How to Get Organized for Greater Productivity

You’re overwhelmed because of all the things you have to do. You have so much to do that you don’t know where to start. Your disorganization causes you to drop the ball on many of your assignments.

You know you need to get organized if you want to make it through, otherwise, you’ll be condemned to perform far beneath the level you could.

Don’t despair; many people are in the same situation. In fact, many people struggle to get organized.

Make Time for Organizing Yourself

Because you get hit with so many tasks, you may feel you don’t have the time to get organized. But sometimes, you must take a step back to take a step forward.

In fact, you should think the contrary: you don’t have the time not to get organized. You must get organized; getting organized saves you time.

When you understand the importance of getting organized, you make it a priority; you always have the time for your priorities. Thus, the way you know you’ve made an activity a priority is by allocating proper time for it.

Your starting point should be to make organizing yourself a priority and allocate time for that activity.

When you make time to get organized, protect that time like a lioness protects its cubs. Organization time is “sacred”. If you don’t treat it as such, it will always be infringed upon.

Master Your Goals, Your Tasks, and Your Schedule

To get organized, you’ll need to master these three things: your goals, your tasks, and your schedule.

Your schedule is your road map. It tells you where you need to be (e.g. your meetings or appointments) and what you need to do (e.g. your tasks and activities). To be safe, leave room on your schedule for unplanned situations, which always happen.

Your tasks influence your schedule; they should have a place on your schedule so that you know when to perform them.

Your goals direct your tasks; they establish what you should be working on. In fact, a goal is a “collection” of tasks. The purpose of your tasks should be to move your goals forward.

Put together this means: set your goals, then break them into tasks, and place those tasks on your schedule.

Establish Your Process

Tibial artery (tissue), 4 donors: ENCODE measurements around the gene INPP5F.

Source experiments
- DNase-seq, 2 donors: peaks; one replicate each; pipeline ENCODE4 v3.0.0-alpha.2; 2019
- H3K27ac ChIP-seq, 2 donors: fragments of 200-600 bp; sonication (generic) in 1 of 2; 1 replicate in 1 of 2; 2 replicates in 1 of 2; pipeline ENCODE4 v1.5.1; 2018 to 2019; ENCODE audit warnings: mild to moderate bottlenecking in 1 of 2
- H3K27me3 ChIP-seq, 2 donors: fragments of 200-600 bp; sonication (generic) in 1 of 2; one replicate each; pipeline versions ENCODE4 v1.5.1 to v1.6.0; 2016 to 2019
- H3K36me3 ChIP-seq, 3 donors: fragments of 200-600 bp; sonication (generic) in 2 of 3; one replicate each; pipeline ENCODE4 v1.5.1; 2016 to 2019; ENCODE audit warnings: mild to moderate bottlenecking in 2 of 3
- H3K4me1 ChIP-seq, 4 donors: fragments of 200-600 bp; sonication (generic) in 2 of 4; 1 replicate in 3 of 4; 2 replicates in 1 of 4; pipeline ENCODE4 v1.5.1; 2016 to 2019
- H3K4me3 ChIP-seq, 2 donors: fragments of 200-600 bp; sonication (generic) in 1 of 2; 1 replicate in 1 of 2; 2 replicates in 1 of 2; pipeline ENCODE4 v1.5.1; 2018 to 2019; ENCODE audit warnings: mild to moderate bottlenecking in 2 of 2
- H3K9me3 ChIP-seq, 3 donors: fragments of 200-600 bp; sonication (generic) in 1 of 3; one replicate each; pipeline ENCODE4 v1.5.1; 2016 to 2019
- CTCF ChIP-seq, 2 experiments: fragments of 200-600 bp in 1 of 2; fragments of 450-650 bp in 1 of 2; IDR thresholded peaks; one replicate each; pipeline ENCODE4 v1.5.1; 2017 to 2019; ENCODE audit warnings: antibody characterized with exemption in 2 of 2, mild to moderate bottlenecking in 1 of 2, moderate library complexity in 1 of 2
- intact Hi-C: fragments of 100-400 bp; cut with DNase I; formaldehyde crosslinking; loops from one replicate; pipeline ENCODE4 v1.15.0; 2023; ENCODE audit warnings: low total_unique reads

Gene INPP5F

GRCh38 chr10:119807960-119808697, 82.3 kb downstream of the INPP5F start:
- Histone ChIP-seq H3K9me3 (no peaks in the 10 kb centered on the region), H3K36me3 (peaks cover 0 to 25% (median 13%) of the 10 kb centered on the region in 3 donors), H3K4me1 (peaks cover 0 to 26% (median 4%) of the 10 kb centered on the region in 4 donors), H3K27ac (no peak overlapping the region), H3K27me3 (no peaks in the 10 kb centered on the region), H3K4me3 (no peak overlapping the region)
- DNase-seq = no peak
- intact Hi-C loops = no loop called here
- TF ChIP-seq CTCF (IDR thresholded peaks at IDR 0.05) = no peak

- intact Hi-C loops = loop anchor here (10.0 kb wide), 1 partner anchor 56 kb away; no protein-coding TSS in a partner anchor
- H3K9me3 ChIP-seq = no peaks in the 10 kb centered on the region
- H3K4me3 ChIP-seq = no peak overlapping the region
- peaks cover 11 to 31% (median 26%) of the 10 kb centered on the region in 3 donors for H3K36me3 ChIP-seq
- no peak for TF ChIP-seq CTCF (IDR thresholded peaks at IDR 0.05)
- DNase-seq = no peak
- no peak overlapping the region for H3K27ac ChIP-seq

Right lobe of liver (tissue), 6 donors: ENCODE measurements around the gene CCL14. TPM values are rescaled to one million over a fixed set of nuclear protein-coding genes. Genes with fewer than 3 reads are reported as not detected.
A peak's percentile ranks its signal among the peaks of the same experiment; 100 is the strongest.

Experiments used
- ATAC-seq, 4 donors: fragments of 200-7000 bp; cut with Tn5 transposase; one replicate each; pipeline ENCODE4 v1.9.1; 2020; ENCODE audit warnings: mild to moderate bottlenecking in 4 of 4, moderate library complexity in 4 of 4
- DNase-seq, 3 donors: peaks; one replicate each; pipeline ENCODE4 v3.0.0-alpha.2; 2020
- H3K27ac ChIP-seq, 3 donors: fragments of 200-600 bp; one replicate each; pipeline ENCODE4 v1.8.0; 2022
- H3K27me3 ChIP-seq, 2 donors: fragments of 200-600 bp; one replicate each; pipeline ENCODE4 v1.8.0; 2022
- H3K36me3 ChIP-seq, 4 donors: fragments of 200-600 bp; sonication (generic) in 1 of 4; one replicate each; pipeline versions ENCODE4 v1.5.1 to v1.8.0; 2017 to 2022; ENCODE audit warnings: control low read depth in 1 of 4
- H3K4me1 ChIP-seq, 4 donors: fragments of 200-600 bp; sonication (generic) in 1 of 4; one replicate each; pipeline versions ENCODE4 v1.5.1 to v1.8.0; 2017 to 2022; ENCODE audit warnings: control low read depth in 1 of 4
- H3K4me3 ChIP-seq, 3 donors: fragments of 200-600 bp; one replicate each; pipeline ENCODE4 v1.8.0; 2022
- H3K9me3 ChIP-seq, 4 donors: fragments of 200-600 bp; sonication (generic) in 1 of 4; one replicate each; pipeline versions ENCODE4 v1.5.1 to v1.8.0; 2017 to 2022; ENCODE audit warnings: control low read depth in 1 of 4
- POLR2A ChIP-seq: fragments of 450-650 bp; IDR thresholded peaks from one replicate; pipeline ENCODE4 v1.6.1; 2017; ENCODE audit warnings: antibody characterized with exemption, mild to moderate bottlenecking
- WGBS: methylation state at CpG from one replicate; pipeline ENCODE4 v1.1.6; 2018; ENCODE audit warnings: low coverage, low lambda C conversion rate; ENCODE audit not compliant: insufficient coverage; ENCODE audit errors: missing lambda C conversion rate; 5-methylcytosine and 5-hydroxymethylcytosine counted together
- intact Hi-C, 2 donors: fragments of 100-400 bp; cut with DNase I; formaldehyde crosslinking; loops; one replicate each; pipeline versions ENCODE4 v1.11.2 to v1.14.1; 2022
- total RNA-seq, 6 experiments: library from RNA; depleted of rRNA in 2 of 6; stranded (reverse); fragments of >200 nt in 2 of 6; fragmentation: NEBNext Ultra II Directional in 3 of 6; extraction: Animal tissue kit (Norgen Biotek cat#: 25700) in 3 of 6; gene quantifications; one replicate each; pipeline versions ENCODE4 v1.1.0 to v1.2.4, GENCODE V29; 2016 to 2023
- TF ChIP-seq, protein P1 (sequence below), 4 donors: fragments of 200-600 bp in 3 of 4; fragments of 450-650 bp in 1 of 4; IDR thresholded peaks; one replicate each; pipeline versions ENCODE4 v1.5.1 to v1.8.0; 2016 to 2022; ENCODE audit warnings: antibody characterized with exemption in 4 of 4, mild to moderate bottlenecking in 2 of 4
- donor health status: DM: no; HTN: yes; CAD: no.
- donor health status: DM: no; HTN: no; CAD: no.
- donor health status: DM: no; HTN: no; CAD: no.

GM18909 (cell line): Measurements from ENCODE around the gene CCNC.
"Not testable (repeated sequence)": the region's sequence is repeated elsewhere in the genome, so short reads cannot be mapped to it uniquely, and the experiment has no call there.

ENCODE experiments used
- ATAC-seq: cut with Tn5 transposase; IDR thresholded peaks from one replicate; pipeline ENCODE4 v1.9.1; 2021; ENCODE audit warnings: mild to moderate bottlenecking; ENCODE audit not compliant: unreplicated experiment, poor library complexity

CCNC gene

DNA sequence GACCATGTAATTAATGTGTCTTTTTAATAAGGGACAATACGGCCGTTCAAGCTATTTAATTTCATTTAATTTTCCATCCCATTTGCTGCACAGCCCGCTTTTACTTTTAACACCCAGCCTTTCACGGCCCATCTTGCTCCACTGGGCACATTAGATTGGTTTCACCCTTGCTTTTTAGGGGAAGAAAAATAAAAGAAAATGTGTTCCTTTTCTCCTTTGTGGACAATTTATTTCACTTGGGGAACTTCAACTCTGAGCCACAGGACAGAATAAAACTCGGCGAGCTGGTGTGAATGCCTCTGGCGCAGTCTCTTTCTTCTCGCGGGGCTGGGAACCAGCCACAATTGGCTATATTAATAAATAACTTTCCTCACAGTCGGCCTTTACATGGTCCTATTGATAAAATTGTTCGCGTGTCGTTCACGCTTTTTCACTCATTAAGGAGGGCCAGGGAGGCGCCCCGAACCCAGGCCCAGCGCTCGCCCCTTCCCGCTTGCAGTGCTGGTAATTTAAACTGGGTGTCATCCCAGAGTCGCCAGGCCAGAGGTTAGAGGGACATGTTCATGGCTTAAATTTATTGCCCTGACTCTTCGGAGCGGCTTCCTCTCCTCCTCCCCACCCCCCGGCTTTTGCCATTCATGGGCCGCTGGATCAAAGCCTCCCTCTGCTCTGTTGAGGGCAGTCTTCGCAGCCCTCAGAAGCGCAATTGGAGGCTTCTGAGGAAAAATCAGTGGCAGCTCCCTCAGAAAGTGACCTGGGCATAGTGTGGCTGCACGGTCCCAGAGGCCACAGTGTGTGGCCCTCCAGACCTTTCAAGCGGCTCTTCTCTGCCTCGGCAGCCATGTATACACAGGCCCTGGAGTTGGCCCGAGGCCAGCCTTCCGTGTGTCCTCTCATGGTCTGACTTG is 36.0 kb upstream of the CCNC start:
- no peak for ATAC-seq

There are an infinite number of processes you can follow to get organized. You’ll need to experiment to find the process that works best for you.

But here’s a simple process you can follow to get you started. This process follows three steps:

1. Quarterly planning
2. Weekly planning
3. Daily planning

Quarterly (every 90 days), take 45 minutes to review your main goals. That is, decide what will be your main focus for the next of 90 days (You may not have a say in this, as these may be imposed by your supervisor or employer). Whether set by you or someone else, these are your goals for the next quarter.

Weekly, take about 20 minutes to review your quarterly goals, plan your week by breaking your goals into specific tasks and review your weekly schedule. To be sure your main goals are moving forward, block, in your schedule, a few periods of time for focus work on important tasks. Put those periods on your calendar so that people won’t book you for meetings at these times.

Daily, take about 10 minutes to review your schedule to get an overview of your day. Some people prefer doing this the night before, others (like me) prefer doing it at the start of their workday. While you’re reviewing your schedule, it’s good practice to review your quarterly goals as well to keep them fresh in your mind.

Getting organized is an important piece of your productivity puzzle. It’s a journey of trial and error to find a process that works for you. Start your journey today; the sooner you start, the sooner you can find your own “groove”.

About The Author

Vladimir Elie

I help people learn and apply success principles and strategies so that they can get the results they want in life.